• Understand how systemic oppression contributes to cycles of poverty families of color
    • Learn the truth about ‘welfare moms’:
      Thanks a US campaign to vilify them in the 80’s, single black mothers face more discrimination in employment, housing, and healthcare than their non-black counterparts.
      They are also more likely to parent alone due to the school to prison pipeline that breaks families apart. Get 101 training on how to be an effective ally and support black women with Safety Pin Box.
    • Colonialism is still hurting Indigenous American mothers, and it’s not too late to help:
      “Native American mothers often face more high-risk pregnancies and maternal complications than their non-Native counterparts do, and the infant mortality rate is 4.4 percent less for Native Americans than for other ethnicities in the U.S. The birthing risks are due in part to inadequate nutrition, diabetes and other health issues preconception. Native women have a harder time accessing preventative healthcare on the reservations, and the barriers may include something as simple as transportation to doctor appointments or consistency of primary care.”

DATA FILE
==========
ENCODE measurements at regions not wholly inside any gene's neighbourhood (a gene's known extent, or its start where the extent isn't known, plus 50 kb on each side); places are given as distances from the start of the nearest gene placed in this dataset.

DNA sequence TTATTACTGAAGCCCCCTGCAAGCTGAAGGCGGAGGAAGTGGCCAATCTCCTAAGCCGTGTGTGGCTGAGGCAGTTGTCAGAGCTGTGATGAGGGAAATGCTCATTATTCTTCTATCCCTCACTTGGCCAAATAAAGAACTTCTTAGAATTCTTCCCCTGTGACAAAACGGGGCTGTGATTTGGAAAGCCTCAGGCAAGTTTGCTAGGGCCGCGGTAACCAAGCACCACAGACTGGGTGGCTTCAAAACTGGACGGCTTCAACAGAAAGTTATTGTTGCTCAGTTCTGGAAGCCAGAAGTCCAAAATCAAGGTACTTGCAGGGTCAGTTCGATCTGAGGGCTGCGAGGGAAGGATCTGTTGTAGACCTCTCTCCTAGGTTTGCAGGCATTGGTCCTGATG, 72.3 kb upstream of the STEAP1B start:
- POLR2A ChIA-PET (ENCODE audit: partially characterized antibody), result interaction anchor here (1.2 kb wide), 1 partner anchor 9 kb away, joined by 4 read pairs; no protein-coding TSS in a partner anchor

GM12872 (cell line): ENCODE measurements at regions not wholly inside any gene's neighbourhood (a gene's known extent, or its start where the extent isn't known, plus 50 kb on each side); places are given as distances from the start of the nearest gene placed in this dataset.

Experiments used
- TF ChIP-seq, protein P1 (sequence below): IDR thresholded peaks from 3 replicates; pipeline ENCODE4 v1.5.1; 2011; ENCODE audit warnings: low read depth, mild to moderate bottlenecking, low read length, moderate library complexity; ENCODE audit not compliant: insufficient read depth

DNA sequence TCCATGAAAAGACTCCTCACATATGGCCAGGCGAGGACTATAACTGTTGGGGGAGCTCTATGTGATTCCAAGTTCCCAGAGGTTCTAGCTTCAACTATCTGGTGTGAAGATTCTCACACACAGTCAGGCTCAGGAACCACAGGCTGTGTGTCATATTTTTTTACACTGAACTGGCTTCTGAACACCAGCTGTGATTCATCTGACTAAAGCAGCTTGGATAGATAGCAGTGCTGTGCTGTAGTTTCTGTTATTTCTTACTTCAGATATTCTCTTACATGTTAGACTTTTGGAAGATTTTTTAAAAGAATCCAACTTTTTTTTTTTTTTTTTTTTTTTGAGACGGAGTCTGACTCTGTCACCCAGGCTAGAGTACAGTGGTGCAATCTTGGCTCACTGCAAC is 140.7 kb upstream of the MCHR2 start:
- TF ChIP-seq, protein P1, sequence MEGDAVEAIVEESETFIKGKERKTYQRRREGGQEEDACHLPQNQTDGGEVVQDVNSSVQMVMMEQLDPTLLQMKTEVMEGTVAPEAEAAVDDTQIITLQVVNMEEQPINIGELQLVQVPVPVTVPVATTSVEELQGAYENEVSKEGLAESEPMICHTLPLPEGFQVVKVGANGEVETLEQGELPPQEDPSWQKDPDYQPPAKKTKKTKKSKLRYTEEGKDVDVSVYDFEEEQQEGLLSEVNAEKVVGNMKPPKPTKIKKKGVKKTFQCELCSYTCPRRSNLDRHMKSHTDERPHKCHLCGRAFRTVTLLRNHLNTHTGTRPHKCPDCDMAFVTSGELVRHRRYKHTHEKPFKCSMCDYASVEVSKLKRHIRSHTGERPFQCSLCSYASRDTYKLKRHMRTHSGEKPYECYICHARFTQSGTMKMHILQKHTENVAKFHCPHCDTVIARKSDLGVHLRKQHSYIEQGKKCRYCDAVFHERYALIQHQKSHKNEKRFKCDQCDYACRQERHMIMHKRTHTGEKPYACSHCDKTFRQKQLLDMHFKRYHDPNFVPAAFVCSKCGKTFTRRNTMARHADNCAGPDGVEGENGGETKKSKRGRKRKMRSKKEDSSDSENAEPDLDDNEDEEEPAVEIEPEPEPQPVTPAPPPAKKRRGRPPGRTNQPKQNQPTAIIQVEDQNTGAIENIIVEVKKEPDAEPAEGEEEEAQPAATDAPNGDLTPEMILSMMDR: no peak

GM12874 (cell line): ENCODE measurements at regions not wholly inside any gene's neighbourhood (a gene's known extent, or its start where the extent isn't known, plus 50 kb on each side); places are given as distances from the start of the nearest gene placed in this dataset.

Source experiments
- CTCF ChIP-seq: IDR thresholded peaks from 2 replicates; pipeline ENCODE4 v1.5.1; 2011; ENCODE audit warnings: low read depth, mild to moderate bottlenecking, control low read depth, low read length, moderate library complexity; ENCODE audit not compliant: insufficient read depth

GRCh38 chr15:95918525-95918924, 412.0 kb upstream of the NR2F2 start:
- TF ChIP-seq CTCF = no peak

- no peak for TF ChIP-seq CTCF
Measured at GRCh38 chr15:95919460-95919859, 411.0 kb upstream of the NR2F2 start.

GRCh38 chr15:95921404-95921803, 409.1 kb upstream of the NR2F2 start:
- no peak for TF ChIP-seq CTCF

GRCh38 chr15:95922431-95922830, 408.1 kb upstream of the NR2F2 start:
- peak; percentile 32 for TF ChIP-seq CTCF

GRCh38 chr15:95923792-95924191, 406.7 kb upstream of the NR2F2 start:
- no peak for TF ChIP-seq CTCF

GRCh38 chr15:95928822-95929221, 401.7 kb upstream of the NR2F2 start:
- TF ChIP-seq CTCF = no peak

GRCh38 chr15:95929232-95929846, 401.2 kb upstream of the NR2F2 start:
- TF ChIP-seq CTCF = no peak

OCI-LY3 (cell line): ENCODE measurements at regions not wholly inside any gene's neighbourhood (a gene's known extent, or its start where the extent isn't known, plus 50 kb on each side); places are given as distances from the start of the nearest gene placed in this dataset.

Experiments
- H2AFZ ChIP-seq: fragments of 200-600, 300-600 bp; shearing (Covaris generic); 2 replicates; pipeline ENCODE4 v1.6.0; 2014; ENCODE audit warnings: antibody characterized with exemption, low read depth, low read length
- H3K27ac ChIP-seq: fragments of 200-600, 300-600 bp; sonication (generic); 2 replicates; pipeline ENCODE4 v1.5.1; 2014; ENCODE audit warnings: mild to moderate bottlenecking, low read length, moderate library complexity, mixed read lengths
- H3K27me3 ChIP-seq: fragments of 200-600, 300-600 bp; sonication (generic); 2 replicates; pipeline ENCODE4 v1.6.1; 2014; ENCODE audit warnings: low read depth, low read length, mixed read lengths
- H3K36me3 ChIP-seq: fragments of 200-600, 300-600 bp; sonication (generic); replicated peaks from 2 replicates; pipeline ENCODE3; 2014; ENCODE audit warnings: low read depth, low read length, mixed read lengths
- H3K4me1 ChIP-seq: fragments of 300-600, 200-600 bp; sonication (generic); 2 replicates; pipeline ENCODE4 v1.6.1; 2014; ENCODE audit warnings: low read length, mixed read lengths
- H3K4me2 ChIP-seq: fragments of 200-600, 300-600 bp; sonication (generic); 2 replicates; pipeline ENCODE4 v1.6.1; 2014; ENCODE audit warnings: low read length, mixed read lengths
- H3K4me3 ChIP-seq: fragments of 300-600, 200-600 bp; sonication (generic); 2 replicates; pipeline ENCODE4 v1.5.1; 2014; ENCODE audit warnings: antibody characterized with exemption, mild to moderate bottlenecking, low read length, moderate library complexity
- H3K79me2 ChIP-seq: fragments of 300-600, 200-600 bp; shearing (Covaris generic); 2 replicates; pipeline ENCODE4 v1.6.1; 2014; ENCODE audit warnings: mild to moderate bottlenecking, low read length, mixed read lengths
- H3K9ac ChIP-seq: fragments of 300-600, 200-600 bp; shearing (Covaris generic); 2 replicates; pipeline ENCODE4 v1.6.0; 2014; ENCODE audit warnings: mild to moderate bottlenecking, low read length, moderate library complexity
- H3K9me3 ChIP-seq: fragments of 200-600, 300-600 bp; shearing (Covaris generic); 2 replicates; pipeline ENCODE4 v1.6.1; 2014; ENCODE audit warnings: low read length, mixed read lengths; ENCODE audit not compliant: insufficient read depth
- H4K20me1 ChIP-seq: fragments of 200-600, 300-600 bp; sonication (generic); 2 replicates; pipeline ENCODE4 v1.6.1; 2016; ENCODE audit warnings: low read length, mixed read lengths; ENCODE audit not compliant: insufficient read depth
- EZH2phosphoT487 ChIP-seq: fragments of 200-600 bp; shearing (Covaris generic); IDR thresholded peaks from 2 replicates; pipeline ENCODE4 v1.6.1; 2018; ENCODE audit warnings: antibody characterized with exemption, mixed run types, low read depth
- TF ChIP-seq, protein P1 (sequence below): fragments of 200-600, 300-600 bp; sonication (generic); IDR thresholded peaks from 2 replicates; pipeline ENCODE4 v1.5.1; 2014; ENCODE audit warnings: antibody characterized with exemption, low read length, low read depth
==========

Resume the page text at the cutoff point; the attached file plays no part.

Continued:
Partnership with Native Americans (click through for resources).
    • The traumatic experience of ‘Satellite Babies’
      With skyrocketing childcare costs, Asian-Americans parents are forced to send their newborn children across the world alone to be raised by extended family. Forced to stay in the US to support family abroad, parents of ‘Satellite babies’ have to wait years to hold their children again. Arriving back in the US as kindergarteners, these children don’t know their parents, and they’re given no resources to prepare or cope with the drastic culture shock and loss everyone they know and love when they come back home.
      When I think about this – I can’t breathe. I think of how it felt to hold my newborns in my arms, how fragile they were, how I would fight anyone to the death if they tried to take them. Then I imagine sending those tiny bundles on a plane across the world. Find out how to advocate for parental employment protection, paid leave, and affordable childcare below.


Boy sitting on stairs

[Accessibility Description: Aiden sits in the bottom step at a hockey rink holding an ice skate. His helmet sits on the floor next to his feet.]



boy climbing tree

[Accessibility Description: Aiden climbs a tree, looking through the leaves toward the camera]